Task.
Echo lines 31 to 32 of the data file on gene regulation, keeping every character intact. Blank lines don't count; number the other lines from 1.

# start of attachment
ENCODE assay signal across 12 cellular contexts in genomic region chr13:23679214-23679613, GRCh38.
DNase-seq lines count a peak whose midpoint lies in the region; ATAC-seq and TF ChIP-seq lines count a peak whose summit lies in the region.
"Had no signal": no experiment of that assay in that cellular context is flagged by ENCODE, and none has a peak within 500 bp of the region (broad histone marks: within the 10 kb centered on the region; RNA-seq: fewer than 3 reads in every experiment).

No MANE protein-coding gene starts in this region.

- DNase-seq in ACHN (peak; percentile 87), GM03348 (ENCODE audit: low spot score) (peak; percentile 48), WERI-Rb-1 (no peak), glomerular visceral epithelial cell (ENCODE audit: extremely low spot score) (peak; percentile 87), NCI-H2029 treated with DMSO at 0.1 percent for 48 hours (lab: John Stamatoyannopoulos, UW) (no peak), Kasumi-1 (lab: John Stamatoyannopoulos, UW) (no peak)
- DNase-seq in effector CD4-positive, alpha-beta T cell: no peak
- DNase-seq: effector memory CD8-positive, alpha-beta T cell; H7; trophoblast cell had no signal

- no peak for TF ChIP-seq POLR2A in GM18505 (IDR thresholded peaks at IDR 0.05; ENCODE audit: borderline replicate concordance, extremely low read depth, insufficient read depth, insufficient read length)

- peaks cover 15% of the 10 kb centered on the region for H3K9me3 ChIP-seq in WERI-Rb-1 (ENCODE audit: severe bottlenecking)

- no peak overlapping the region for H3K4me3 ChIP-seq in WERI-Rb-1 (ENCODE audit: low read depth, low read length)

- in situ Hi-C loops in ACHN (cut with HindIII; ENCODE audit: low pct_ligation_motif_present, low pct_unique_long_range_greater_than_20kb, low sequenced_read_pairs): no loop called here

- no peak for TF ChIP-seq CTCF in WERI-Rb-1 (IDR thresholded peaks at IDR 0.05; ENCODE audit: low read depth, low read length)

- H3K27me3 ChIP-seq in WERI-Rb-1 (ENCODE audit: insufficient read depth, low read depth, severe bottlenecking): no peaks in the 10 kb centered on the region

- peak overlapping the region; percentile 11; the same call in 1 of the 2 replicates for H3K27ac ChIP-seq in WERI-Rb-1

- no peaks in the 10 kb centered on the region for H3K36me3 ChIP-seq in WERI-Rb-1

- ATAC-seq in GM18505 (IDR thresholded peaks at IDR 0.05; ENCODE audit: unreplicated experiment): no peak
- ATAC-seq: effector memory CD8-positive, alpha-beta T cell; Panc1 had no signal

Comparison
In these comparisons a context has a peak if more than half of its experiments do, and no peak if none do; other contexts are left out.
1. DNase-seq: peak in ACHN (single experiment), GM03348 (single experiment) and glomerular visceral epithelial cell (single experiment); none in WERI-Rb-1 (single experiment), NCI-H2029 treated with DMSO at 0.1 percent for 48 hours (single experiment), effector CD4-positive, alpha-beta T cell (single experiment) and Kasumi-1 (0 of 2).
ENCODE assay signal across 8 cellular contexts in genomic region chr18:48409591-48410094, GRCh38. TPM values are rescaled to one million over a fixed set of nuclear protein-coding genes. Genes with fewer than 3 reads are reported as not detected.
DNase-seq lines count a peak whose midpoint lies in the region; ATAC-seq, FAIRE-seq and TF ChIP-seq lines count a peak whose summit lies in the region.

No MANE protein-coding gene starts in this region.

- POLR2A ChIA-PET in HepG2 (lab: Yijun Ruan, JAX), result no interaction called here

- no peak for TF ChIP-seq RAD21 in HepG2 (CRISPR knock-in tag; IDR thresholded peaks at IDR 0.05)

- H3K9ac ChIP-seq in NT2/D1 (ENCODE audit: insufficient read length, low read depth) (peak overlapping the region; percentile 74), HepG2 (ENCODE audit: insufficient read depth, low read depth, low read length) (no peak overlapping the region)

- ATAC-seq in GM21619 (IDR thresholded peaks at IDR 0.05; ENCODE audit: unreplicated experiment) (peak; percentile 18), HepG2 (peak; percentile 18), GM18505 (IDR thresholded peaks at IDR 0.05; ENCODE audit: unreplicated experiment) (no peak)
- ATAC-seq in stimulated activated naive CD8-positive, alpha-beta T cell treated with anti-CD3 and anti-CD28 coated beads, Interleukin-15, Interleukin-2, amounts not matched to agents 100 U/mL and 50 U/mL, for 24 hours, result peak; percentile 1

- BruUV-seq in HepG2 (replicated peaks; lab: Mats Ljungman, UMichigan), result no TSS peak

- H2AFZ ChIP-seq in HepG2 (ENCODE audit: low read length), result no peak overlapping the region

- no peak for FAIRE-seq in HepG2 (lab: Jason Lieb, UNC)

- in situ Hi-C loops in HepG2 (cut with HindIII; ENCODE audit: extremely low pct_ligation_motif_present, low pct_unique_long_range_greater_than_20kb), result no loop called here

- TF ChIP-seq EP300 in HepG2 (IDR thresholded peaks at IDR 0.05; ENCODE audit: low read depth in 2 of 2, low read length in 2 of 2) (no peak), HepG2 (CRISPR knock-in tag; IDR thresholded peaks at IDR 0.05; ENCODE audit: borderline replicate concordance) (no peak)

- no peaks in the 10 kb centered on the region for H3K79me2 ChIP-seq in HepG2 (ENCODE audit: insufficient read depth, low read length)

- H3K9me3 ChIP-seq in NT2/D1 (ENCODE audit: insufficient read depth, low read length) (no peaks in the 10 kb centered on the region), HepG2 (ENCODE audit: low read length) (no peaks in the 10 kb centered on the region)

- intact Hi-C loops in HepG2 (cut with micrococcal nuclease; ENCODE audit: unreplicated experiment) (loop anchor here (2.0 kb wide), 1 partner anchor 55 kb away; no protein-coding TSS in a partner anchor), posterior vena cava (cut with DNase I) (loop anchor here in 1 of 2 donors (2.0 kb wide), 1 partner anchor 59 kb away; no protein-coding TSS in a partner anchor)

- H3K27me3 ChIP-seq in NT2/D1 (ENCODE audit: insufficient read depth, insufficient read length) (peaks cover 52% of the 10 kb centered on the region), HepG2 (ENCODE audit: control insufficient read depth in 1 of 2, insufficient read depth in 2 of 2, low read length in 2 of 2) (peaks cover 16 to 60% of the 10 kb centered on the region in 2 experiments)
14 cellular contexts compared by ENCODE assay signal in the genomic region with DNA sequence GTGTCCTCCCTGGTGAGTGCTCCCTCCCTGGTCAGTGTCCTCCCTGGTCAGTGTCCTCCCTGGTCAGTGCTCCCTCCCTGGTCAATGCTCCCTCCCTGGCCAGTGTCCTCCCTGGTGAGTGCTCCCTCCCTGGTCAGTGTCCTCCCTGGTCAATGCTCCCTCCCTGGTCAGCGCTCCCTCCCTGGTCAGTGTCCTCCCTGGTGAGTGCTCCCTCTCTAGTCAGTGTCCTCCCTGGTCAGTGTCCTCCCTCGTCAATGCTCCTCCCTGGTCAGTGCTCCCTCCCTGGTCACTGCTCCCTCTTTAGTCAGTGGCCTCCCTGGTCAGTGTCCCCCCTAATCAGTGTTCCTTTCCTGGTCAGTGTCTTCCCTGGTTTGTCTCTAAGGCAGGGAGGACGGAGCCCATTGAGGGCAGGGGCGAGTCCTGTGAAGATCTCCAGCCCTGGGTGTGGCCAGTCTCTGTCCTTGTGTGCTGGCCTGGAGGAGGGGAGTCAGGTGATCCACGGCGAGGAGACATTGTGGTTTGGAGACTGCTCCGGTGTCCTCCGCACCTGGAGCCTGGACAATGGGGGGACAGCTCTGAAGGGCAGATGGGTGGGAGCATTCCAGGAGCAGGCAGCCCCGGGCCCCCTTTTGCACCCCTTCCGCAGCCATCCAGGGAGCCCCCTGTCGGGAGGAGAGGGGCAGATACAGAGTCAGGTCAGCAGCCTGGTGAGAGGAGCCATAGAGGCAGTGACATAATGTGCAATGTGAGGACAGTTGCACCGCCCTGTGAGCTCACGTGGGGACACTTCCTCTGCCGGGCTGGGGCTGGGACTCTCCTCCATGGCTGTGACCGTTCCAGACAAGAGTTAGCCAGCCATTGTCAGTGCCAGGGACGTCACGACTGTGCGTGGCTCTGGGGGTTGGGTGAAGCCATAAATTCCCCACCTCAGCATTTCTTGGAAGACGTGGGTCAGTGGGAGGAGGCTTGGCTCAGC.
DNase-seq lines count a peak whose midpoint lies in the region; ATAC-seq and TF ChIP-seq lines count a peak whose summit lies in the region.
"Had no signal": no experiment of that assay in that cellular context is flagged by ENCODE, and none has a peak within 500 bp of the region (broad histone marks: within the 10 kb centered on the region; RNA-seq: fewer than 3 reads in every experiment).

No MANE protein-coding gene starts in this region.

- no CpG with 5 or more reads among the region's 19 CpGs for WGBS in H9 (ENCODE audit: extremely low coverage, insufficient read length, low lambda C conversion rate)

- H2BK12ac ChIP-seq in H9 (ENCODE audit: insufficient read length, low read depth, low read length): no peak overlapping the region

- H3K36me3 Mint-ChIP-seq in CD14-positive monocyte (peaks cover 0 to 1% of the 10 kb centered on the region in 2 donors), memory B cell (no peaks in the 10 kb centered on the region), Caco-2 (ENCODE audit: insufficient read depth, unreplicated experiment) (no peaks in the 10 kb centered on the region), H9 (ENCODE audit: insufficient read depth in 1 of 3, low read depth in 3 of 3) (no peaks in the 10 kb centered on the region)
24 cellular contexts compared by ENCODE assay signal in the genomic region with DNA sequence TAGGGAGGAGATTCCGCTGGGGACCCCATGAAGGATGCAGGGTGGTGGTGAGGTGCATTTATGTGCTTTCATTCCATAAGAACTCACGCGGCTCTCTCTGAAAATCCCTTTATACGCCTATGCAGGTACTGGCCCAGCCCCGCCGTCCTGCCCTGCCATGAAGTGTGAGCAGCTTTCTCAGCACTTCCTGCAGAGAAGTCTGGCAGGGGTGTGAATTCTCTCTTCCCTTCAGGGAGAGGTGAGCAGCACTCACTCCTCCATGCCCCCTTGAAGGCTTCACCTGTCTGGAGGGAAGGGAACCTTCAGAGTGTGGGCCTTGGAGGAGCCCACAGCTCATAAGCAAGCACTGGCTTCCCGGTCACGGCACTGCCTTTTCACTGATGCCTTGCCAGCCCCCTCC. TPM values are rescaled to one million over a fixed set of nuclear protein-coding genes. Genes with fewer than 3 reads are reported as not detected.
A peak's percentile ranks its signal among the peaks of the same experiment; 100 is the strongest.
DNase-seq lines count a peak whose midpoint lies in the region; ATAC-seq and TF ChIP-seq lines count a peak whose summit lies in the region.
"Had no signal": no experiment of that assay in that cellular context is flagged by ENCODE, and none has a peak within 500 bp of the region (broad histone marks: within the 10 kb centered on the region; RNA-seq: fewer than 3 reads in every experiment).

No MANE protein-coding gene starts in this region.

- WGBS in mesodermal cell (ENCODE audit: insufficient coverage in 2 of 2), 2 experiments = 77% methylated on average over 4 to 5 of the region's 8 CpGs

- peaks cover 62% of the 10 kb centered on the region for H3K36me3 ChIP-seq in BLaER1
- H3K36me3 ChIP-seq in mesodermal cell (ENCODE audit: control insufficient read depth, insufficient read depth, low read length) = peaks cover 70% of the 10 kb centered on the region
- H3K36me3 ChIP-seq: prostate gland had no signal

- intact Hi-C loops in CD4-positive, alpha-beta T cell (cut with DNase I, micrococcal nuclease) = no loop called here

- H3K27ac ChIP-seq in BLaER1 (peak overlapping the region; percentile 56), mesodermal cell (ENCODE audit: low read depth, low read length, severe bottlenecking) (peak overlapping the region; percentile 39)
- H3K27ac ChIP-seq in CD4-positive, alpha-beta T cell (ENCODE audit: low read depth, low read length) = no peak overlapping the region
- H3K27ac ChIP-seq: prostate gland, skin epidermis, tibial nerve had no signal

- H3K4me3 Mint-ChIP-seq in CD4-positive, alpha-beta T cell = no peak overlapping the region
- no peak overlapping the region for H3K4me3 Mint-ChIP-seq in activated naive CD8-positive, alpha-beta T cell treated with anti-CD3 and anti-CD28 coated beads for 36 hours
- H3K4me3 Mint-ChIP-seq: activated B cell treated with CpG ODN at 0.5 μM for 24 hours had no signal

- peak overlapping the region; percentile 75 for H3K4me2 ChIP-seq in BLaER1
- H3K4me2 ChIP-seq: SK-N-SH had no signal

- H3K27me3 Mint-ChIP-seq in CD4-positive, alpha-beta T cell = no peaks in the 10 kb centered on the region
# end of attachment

- no peak for FAIRE-seq in HepG2 (lab: Jason Lieb, UNC)

- in situ Hi-C loops in HepG2 (cut with HindIII; ENCODE audit: extremely low pct_ligation_motif_present, low pct_unique_long_range_greater_than_20kb), result no loop called here